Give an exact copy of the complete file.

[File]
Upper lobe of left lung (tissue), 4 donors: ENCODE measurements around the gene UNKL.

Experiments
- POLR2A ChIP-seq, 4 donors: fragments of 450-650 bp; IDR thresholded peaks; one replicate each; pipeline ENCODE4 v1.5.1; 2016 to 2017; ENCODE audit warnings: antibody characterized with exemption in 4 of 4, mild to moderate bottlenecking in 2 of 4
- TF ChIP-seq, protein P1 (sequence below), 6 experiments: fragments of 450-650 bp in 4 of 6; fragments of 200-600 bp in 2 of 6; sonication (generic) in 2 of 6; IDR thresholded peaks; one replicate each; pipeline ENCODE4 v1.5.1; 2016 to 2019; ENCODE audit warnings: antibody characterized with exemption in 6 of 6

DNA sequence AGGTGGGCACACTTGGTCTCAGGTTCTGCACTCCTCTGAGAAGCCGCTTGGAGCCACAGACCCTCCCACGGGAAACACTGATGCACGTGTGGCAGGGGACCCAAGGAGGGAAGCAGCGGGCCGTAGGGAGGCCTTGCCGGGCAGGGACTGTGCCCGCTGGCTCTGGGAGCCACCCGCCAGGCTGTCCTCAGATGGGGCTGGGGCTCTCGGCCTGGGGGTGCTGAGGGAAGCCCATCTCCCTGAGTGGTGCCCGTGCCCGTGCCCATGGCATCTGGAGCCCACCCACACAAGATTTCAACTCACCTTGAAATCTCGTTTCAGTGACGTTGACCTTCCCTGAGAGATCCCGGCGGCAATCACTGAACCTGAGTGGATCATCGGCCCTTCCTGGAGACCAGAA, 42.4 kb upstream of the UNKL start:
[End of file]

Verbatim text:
Upper lobe of left lung (tissue), 4 donors: ENCODE measurements around the gene UNKL.

Experiments
- POLR2A ChIP-seq, 4 donors: fragments of 450-650 bp; IDR thresholded peaks; one replicate each; pipeline ENCODE4 v1.5.1; 2016 to 2017; ENCODE audit warnings: antibody characterized with exemption in 4 of 4, mild to moderate bottlenecking in 2 of 4
- TF ChIP-seq, protein P1 (sequence below), 6 experiments: fragments of 450-650 bp in 4 of 6; fragments of 200-600 bp in 2 of 6; sonication (generic) in 2 of 6; IDR thresholded peaks; one replicate each; pipeline ENCODE4 v1.5.1; 2016 to 2019; ENCODE audit warnings: antibody characterized with exemption in 6 of 6

DNA sequence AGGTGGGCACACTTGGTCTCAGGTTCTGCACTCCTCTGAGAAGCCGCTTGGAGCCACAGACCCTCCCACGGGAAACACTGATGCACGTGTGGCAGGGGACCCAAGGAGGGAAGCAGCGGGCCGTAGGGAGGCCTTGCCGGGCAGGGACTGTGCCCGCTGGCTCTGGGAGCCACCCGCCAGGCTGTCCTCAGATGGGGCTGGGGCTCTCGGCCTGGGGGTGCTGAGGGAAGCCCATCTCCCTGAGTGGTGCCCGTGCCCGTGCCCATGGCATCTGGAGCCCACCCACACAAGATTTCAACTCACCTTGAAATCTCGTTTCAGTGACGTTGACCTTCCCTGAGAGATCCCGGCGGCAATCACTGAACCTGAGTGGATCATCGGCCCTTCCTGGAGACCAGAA, 42.4 kb upstream of the UNKL start: